Minca is a small, tranquil town in the mountains about an hour away from Santa Marta, with lots of cafes, hikes and bird-watching spots.
From the hostel in the centre of Santa Marta, we caught a taxi, costing us 60,000 pesos between four of us. When we told the taxi driver our hostel, he said that he couldn’t take us all the way as the only way to the hostel was to take a jeep or mototaxi as it was a narrow path.
Once we arrived there, the taxi driver was really helpful and messaged a moto group to drive us up there. We waited about 10 minutes for all the motorbikes to come. It was going to cost us 30,000 pesos each, which was extortionate but we had no other choice.
With our bags on our backs, we hopped on the mototaxi. We were told that the path was steep. It was about 9pm so it was dark. As we started driving up, I realized my bike had no lights and it was relying on the bike behind. I’m used to riding motorbikes so nothing really scared me about the journey. However, this was different. With no lights, on a windy, bumpy path with hundreds of ditches on an extremely steep hill, I had to hold onto the guy to make sure I didn’t fall off. It was terrifying. To make it worse, my bike crashed about 5 times due to it being dark. I had to climb off and on as well as strolling up the really steep parts as the bike couldn’t cope with 2 people. Also when the bike got stuck in ditches, I ended up burning my leg 3 times on the exhaust, with my driver just laughing. I think I was more in shock so it didn’t hurt st the time and I couldn’t see how bad it was until I got to the hostel. About half way up, the guy gave me a dim torch to project on to the road to help him see but it was useless.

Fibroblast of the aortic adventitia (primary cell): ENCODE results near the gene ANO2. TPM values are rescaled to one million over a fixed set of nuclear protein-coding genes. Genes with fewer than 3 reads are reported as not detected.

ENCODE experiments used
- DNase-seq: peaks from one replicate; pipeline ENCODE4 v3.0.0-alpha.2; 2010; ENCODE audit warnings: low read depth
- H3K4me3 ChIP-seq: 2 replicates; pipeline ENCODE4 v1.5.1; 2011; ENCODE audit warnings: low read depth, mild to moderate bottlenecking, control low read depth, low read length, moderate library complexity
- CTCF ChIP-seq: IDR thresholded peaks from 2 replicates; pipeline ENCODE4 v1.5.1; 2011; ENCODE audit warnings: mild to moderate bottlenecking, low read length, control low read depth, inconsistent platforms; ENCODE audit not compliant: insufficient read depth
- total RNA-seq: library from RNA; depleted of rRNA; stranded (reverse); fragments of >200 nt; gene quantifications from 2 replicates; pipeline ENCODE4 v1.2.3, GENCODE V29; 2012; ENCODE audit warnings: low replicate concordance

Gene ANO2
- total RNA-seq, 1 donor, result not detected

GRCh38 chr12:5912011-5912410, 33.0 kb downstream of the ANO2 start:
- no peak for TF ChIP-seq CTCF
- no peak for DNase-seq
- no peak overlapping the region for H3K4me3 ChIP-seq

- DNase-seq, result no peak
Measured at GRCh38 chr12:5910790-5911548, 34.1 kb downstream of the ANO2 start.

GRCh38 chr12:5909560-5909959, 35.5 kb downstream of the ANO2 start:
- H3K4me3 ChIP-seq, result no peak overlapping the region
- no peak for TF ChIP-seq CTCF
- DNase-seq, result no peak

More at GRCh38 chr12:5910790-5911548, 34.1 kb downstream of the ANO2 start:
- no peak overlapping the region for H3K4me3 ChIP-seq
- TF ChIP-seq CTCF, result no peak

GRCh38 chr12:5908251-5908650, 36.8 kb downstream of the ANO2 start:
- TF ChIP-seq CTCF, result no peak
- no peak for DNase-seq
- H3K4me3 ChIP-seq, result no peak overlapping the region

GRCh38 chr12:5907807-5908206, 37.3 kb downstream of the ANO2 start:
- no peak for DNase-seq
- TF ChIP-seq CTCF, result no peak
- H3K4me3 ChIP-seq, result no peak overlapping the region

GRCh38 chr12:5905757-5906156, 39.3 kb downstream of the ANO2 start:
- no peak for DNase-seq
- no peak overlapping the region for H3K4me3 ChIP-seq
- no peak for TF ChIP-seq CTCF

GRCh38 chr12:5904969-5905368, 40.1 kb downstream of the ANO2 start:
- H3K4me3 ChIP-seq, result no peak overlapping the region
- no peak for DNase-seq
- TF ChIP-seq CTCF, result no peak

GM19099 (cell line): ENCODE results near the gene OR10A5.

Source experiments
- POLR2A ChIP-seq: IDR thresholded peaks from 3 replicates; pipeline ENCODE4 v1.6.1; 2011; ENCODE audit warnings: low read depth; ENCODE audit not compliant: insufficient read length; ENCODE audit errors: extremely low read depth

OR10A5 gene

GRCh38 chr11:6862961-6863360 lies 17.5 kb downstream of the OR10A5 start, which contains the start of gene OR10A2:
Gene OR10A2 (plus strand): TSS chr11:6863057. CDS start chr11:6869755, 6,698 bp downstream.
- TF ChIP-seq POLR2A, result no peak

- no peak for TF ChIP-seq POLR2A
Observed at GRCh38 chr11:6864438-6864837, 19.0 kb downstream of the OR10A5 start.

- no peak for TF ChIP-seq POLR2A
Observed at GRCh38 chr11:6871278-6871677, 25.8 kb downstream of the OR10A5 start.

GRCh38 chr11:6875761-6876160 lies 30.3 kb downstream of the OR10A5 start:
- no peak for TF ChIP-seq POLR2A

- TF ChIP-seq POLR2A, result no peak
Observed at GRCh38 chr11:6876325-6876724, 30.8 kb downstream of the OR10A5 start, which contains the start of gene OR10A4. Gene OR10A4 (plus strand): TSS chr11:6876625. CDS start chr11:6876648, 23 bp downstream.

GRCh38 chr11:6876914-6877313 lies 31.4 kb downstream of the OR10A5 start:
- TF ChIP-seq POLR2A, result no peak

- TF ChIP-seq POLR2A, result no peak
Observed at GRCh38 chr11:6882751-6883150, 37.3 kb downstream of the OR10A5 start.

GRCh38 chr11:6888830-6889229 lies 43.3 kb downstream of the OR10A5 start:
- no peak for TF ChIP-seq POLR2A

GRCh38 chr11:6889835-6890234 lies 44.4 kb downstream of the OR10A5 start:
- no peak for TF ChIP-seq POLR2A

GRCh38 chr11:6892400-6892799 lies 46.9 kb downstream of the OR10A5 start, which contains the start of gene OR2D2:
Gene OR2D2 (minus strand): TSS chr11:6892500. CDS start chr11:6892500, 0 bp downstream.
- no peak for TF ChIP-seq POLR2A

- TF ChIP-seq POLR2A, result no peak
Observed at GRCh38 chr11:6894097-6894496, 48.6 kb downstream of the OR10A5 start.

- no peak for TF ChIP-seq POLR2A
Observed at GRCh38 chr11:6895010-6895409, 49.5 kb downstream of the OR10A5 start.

What seemed like forever, I eventually reached the gate of the hostel. I tried to get a discount but the driver was having none of it.
We checked into the hostel and dropped our bags in our room. Then we sat outside, eating food that the hostel had prepared for us. They only do vegetarian food which was grand for me.
The receptionist gave me some ice to put on my burns (which I think made it worst as it blistered. I should have just soaked it under cold running water).
After the tiring day, I was ready for bed, where I slept peacefully.
In the morning, I woke up really early before the others. As I walked out of my room, it looked onto a magnificent view of the hills and valleys. I just sat here for a while just mesmerized by the landscape, chilling.
Once the others had woken up, we were given a complimentary breakfast of bread, fruit, chutney and coffee, where we decided to eat it near our room in the sun looking over the mountains. Then we got ourselves ready for the day and packed up our bag. We asked about the hike to the waterfall, where the receptionist just kept asking us if we wanted to check out. When we were ready, it took forever to check out as so many others had lots of repetitive questions and problems with paying using their card. Eventually, late morning, we started on our hike. I knew I had to be back at a certain time as I was getting a bus to Medellin later in the day.